Lawyers: Accused police officers innocent, never took a dime

The trial of Xavier Elizondo and David Salgado has begun in earnest at the Dirksen Federal Courthouse.

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Xavier Elizondo, right, at the Dirksen Federal Courthouse with lawyer Michael Clancy.

Xavier Elizondo, right, at the Dirksen Federal Courthouse with lawyer Michael Clancy.

Sun-Times file photo

For more than a year, federal prosecutors have painted Xavier Elizondo and David Salgado as rogue Chicago police officers who used their badges to lie to judges and steal drugs and money.

But when their trial began in earnest Tuesday, defense lawyers described the two men as crime fighters wrongly accused of a criminal conspiracy that included bogus search warrants and the alleged theft of $4,200 from a rental car searched in January 2018.

Michael Clancy, Elizondo’s lawyer, told jurors his client never took a dime, never lied to a judge and never told anyone to do so. Michael Petro, Salgado’s lawyer, said the feds’ accusations “are simply not true.”

“They’re policing out there,” Clancy said. “This isn’t a money grab.”

The lawyers made their comments during opening statements Tuesday in the 21st floor courtroom of U.S. District Judge Matthew Kennelly at the Dirksen Federal Courthouse. Elizondo and Salgado face several charges, including conspiracy to commit theft, a civil rights conspiracy, embezzlement and obstruction of justice.

Elizondo is also accused of trying to persuade Salgado to conceal evidence, and Salgado is accused of lying to the FBI.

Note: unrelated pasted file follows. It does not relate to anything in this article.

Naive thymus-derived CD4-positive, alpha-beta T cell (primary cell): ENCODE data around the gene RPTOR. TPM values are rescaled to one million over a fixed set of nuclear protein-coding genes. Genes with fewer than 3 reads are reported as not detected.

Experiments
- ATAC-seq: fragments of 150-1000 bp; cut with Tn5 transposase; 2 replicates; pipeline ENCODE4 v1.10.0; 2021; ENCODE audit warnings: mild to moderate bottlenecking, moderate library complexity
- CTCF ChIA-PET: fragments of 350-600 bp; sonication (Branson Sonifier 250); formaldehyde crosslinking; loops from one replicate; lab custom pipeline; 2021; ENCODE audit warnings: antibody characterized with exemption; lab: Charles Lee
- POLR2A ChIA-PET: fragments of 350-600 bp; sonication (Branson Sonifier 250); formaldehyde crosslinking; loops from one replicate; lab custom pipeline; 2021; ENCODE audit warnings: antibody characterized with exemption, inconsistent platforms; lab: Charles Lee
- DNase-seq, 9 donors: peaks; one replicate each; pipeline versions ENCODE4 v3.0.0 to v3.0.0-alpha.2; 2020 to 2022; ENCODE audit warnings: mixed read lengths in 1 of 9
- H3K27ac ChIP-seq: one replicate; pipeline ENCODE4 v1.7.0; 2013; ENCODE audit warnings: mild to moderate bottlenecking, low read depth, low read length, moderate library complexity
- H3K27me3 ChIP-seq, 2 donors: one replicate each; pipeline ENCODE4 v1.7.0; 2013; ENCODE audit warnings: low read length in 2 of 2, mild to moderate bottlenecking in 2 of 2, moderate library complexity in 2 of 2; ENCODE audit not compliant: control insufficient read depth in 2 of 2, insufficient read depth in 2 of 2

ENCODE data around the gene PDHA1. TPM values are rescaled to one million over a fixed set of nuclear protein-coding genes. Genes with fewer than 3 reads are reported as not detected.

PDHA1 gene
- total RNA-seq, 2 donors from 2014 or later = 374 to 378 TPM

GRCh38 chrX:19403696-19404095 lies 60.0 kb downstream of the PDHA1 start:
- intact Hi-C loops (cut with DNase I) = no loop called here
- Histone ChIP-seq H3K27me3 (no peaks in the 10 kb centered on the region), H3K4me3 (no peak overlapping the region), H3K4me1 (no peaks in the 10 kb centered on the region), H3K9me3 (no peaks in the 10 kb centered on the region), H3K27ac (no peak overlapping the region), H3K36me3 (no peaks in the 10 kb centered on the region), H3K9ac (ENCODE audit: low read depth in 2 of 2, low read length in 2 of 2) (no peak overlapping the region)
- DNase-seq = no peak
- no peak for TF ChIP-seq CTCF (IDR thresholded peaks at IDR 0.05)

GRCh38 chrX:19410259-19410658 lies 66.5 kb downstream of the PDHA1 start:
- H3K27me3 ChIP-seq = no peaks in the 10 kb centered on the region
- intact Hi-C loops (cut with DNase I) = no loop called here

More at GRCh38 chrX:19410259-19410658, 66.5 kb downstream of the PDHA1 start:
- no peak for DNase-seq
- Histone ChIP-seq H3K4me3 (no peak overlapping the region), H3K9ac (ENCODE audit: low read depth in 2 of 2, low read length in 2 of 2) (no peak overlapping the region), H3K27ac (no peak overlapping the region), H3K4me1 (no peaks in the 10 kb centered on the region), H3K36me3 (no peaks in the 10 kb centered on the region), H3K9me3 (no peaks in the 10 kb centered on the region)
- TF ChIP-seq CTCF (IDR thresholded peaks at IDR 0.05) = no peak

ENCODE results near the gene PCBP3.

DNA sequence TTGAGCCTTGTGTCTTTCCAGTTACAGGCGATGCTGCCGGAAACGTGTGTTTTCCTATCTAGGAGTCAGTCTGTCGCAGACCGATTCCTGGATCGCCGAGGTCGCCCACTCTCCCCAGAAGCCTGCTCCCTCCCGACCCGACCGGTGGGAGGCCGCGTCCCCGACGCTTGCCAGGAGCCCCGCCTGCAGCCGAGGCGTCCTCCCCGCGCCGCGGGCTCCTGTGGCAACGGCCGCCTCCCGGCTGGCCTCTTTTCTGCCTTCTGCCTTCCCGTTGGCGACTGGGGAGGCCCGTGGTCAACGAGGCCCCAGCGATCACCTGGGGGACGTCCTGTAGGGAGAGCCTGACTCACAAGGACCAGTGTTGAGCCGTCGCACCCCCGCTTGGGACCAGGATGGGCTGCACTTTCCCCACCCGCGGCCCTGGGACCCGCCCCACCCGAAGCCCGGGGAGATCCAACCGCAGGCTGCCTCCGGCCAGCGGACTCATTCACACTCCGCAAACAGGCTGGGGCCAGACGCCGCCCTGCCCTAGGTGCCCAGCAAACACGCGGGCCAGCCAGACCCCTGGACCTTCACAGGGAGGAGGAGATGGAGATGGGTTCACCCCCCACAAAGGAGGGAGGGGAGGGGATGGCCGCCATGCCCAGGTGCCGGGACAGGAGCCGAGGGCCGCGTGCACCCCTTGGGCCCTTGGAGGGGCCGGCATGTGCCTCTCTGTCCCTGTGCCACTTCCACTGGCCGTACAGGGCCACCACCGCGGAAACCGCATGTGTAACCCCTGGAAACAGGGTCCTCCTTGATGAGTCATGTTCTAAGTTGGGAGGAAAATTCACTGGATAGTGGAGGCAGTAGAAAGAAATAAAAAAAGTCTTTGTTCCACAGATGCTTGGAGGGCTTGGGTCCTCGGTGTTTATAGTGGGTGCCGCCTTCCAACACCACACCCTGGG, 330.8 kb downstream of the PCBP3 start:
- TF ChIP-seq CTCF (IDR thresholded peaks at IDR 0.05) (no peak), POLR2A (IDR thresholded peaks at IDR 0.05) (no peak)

“The defendants are corrupt Chicago police officers who betrayed their badges and used their police powers to lie, cheat and steal,” Assistant U.S. Attorney Sean Franzblau said during his opening statement.

The prosecutor began to lay out the case to jurors by describing the moment Elizondo and Salgado allegedly realized they were under investigation. It happened in January 2018, after the search of the rental car parked at a hotel near Midway. The FBI had stashed $18,200 inside as part of its investigation of the two men.

After searching the car with other officers, Elizondo and Salgado took the car to Homan Square and Salgado reported $14,000 was found inside, records show.

Investigating agents came to Homan Square to tow the car the next day but ran into Salgado, according to a court document. The agents then told Salgado they were from CPD internal affairs. According to Franzblau, one of the agents also told Salgado, “You’re going to be hearing from me soon.”

The feds say Salgado then spoke by phone to Elizondo, who allegedly told him, “OK, well you know what to do right? … Just relocate everything, alright?” Later, Elizondo allegedly told him to “just make sure whatever you have in your house isn’t there no more, you know what I mean?”

“They knew that the law had finally caught up with their corruption,” Franzblau said Tuesday.

The search of the car followed the December 2017 search of an apartment the officers thought to be a stash house on the West Side. Prosecutors said the officers landed a warrant to search the apartment with help from a tipster using false information. However, the stash house was also a ruse by the FBI, which had hidden $15,000 there. The officers found the cash but also the feds’ closed-circuit recording devices and apparently inventoried the cash properly.

Franzblau told jurors that video and audio recordings of the officers would bolster the allegations against them. For example, Elizondo was allegedly caught on tape explaining, “I’m the man who makes the deals and cuts the deals.” He also later allegedly complained, “it would have been a good Christmas” if cameras hadn’t been found in the purported stash house.

Clancy explained Elizondo routinely lied to informants as a police officer, though. And he said Elizondo properly paid informants out of his own pockets — not with proceeds from the searches.

Meanwhile, Petro referred to Salgado as simply “an enlisted man” in the Chicago Police Department. He said Salgado carried out orders without question or complaint.

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